Validity of the findings

This is a cross-sectional study and the analysis performed is statistically sound.

Additional comments

Abstract
a- Last sentence of results I would rephrase the sentence to avoid using “respectively” by just moving the percentage and the AOR parenthesis just after the two variables the data refer to.
Methods
a- Line 99, at the end of the sentence there is a number that needs to be deleted. Maybe this was a reference from a previous version of the manuscript.
b- Setting is well explained and very detailed.
c- Line 106, I would suggest adding a reference for the STEPS questionnaire for those readers who are not familiar with this questionnaire.
d- Line 109, I would suggest adding “was” after “open-ended questions”.
e- Lines 114 to 116 would be easier to read if split into two sentences: one on the individuals and the other about the households and maybe starting with the households’ part.
f- Lines 116 to 119, it would be good to know when this first phase was done, whether it was done at a household visit or in the health facilities and whether it was done using the modified STEPS questionnaire. This will help to understand line 122 and 123 when authors refer to household-based surveys and measurement clinics.
Participants
a- Line 127, the authors refer to 400 participants as the population used to select the study sample but, in the abstract, they mention 393 participants. Please clarify.
b- It is not clear how these 131 adults were selected from the 393 or 400 participants and whether the level in the treatment cascade were they were found was used in the selection. For example, people who had known their hypertension condition for few years should be at the end of the treatment cascade with controlled blood pressure but those recently diagnosed possibly would only be on the screen or diagnosis phase. Please clarify.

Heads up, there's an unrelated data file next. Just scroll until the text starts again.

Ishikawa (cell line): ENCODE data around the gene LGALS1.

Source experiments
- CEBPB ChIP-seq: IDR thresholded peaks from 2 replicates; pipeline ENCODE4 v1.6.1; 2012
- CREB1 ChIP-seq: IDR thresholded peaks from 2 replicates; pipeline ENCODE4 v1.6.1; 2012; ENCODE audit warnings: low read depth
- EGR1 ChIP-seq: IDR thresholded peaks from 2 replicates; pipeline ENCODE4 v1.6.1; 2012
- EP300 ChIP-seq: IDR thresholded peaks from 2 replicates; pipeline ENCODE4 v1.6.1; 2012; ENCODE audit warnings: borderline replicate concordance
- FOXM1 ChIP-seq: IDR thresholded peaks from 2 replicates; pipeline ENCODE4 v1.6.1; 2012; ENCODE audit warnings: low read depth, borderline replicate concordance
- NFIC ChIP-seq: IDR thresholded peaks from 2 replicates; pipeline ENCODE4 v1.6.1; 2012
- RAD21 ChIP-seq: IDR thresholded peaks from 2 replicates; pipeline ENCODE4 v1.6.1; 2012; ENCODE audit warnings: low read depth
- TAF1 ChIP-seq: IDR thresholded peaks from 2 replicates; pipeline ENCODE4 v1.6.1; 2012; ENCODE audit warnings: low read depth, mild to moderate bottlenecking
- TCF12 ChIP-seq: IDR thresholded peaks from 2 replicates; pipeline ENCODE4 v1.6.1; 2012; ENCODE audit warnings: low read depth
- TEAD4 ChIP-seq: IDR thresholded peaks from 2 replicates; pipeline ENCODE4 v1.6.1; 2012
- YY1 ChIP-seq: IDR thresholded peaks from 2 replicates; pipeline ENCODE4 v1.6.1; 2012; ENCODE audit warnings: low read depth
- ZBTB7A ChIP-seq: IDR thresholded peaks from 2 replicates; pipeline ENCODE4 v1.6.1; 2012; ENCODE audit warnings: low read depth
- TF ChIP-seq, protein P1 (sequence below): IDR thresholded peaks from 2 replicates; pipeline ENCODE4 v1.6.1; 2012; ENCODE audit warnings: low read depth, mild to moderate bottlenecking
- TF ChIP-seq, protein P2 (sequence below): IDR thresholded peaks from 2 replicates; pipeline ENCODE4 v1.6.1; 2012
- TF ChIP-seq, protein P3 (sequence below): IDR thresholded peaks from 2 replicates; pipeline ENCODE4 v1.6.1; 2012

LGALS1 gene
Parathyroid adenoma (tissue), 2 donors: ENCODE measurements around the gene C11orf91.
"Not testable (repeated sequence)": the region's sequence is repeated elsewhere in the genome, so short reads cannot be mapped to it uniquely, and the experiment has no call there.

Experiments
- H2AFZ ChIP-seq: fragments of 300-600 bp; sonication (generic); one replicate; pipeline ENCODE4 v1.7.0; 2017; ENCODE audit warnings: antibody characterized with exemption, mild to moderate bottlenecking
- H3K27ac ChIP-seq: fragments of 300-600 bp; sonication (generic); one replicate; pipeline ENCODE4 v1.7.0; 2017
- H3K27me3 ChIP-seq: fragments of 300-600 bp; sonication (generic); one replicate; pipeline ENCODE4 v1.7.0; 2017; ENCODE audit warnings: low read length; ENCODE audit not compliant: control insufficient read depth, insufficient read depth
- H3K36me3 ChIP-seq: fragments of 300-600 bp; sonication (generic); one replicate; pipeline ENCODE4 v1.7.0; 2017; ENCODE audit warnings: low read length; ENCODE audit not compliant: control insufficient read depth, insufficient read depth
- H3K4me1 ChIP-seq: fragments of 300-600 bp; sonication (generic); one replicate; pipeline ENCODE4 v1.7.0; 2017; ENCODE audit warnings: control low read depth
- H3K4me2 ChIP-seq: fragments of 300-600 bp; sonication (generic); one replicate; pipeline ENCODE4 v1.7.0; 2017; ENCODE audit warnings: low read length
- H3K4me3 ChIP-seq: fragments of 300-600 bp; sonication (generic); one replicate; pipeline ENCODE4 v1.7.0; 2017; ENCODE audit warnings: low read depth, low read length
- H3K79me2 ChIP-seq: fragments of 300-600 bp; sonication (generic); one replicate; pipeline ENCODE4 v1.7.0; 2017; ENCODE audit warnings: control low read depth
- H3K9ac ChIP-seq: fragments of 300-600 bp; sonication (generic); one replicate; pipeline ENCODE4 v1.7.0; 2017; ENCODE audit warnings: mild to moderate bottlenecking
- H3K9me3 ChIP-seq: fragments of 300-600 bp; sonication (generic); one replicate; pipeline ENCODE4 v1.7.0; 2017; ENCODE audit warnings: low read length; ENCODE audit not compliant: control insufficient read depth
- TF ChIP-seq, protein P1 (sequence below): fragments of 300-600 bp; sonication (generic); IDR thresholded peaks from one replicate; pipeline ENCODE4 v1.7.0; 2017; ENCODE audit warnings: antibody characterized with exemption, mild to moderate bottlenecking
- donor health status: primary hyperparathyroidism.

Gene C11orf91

c- If there is the need to cut words in this manuscript, this section could be reduced as most of the data is already in Table 1.
d- Line 128, I would say “Over two fifths (42.7%) were 60 plus years old, nearly a quarter (23.7%)…” I would put a full-stop after unemployment to separate socio-demographic data from measured data.
Measurements and definitions
a- The description of the different measurements is excellent.
b- I would only avoid the use of “respectively” in line 151 by placing the values after the different levels of diabetes used. The same applies to line 165 and levels of Physical activity.
c- Please add the acronym PA after Physical activity in line 160.
Outcome variables
a- Line 170, I would add “the” before “outcome”.
b- Line 173, I would rephrase the sentence to avoid using “respectively”.
Results
a- The results are well explained and the reference to tables is clearly stated.
b- Line 201, I would rephrase the sentence to avoid using “respectively”.
c- Line 213 and 215, please specify in which direction BMI is associated to awareness of hypertension. Where they “more” aware of their status?
d- Line 218, I would say “participants aged 60 years and above”
e- Under Factors associated with screening for hypertension, I would suggest presenting employment effect together and then marital status, avoiding repetitions.
Discussion and conclusions
These two sections are very well written and expressed. The authors finish the manuscript with important policy and strategic recommendations that could be useful in future primary health care planning for chronic conditions.
a- I would only recommend introducing some references on how Community Health Workers were introduced in South Africa and what are the Government expectations on their work as first line to fight NCD.
b- First and fourth paragraph (lines 238-248 and 266-274) refer to access to health care. I would recommend joining them or placing them one after the other.
c- Not sure I am following the importance of the sentence in lines 306 to 309 as an explanation of why women have higher control of their blood pressure compare to men. Moreover, the rest of the explanation makes total sense making this sentence, in my opinion, unnecessary.